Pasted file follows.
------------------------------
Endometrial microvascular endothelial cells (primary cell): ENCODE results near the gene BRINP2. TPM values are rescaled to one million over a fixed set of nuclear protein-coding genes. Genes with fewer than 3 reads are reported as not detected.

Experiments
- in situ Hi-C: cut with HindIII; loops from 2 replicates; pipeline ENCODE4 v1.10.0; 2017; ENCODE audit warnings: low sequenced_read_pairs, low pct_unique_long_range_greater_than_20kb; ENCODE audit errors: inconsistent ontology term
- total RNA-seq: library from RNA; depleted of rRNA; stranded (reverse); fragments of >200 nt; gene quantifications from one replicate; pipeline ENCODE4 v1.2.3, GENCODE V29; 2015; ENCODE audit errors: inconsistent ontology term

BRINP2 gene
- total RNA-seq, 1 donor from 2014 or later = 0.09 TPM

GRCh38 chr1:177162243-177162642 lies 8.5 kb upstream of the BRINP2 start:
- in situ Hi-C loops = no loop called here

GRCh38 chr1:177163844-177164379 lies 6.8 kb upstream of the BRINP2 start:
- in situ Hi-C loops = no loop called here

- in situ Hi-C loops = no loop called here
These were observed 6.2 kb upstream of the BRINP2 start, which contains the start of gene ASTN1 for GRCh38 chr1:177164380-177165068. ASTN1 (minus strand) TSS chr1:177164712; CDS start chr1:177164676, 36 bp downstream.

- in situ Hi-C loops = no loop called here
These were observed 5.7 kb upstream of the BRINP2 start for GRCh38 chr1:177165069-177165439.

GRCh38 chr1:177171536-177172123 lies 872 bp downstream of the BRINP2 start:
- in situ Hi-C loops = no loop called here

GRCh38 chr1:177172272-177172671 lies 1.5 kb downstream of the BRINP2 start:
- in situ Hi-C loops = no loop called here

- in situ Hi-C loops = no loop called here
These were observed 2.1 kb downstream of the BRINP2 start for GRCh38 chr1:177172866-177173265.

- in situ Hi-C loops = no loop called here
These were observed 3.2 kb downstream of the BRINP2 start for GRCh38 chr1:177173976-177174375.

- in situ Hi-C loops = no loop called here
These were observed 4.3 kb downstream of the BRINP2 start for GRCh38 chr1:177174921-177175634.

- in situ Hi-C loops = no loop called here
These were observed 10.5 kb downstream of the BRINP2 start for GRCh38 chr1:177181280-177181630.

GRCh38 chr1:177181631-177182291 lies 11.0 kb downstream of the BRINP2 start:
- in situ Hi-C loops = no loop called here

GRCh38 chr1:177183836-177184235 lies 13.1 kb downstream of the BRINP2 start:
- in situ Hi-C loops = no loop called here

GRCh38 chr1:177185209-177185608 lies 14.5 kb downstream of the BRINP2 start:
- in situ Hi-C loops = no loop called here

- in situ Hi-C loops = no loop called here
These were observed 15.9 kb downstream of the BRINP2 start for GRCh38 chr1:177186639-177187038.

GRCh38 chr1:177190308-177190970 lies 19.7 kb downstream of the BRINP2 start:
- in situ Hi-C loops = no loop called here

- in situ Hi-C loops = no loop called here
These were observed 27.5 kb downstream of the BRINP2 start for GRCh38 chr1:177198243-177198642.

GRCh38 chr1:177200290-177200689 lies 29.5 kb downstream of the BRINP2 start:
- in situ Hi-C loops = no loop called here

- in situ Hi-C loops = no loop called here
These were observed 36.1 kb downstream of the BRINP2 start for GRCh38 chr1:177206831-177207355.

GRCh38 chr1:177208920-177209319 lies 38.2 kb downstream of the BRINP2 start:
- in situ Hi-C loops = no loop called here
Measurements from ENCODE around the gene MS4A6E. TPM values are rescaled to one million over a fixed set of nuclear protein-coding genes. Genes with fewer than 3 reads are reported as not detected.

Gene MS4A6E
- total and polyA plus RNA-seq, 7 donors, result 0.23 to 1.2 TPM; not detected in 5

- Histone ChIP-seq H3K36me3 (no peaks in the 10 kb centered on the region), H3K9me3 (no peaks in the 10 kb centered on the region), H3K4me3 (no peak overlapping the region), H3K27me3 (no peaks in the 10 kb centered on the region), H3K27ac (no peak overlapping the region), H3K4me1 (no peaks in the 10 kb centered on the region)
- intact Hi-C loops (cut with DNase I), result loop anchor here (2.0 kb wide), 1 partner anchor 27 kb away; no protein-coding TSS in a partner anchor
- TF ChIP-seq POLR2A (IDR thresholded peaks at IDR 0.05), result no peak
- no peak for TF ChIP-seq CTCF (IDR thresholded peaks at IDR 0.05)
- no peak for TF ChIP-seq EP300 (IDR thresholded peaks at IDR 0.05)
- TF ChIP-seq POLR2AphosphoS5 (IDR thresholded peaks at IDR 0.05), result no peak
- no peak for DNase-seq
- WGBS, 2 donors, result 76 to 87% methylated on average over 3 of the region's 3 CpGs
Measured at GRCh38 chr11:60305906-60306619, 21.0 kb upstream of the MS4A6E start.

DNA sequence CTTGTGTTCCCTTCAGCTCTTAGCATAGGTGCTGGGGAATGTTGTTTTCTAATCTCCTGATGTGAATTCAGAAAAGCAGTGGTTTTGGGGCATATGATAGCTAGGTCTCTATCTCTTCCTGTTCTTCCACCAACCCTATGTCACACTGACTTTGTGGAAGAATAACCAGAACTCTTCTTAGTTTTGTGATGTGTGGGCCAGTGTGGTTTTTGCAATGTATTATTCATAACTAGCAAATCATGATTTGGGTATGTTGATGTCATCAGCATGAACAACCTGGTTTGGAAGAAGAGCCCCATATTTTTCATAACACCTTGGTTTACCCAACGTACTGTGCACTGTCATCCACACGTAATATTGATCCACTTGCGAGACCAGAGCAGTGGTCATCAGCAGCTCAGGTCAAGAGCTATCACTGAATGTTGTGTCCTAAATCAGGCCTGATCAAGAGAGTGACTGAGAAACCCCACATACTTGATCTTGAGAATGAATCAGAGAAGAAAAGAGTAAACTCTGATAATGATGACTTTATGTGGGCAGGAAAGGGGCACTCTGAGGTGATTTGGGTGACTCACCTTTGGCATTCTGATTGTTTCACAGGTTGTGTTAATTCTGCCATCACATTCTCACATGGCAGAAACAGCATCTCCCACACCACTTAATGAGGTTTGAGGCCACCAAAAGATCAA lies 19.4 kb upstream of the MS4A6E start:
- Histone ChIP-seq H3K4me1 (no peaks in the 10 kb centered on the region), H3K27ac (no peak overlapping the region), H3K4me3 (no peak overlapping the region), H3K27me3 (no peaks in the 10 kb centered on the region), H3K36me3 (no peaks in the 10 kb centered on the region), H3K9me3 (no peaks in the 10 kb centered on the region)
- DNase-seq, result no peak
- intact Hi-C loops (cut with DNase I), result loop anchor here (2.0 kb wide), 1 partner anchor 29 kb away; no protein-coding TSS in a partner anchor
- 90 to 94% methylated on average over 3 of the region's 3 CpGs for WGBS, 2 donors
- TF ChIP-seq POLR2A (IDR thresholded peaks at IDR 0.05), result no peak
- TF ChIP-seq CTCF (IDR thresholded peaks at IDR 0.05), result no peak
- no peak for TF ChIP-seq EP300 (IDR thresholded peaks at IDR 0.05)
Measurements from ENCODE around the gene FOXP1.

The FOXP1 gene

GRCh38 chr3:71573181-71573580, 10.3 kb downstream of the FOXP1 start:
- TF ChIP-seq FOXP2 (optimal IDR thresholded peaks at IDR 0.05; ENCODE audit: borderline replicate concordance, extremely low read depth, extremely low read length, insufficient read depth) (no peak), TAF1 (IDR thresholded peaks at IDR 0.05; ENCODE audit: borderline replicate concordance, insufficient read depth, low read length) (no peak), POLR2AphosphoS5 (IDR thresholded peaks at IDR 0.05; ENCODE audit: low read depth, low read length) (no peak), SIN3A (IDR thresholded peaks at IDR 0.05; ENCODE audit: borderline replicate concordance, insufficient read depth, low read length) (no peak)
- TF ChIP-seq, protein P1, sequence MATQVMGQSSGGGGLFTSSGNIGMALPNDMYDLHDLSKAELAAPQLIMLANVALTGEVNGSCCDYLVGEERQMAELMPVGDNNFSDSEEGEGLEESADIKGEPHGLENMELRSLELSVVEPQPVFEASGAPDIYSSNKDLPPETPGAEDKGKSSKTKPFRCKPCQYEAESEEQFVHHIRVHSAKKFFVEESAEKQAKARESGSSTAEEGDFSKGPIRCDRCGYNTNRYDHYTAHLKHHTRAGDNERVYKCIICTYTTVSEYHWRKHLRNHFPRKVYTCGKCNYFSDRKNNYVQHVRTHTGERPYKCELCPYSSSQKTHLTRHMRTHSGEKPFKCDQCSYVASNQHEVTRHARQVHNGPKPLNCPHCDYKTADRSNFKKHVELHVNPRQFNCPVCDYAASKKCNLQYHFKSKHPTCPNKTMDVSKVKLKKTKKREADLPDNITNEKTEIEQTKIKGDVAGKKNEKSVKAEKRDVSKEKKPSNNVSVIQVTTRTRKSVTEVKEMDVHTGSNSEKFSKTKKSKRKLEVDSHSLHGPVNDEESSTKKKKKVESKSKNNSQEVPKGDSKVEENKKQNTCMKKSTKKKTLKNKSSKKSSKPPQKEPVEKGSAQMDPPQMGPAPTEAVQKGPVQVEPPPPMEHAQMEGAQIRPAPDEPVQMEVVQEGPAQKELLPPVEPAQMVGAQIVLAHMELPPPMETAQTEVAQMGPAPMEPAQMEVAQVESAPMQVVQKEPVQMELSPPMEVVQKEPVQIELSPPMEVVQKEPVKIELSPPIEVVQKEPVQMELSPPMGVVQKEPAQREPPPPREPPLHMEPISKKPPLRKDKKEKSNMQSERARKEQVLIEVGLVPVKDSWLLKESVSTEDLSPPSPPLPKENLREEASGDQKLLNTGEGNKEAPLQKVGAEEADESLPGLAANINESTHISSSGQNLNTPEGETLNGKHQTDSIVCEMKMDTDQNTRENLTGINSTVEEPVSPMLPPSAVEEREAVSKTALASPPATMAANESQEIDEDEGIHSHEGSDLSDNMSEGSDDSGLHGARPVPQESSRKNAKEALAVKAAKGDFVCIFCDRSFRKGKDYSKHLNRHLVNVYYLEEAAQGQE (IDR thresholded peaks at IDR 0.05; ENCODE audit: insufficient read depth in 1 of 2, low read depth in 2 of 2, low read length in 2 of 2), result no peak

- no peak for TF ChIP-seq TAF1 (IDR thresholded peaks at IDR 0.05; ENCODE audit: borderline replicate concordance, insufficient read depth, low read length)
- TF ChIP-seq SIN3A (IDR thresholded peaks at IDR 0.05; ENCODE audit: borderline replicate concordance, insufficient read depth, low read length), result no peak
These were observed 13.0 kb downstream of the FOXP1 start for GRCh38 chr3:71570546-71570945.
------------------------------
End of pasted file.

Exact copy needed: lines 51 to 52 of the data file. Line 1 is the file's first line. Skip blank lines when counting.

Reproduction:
- no peak for TF ChIP-seq CTCF (IDR thresholded peaks at IDR 0.05)
- no peak for TF ChIP-seq EP300 (IDR thresholded peaks at IDR 0.05)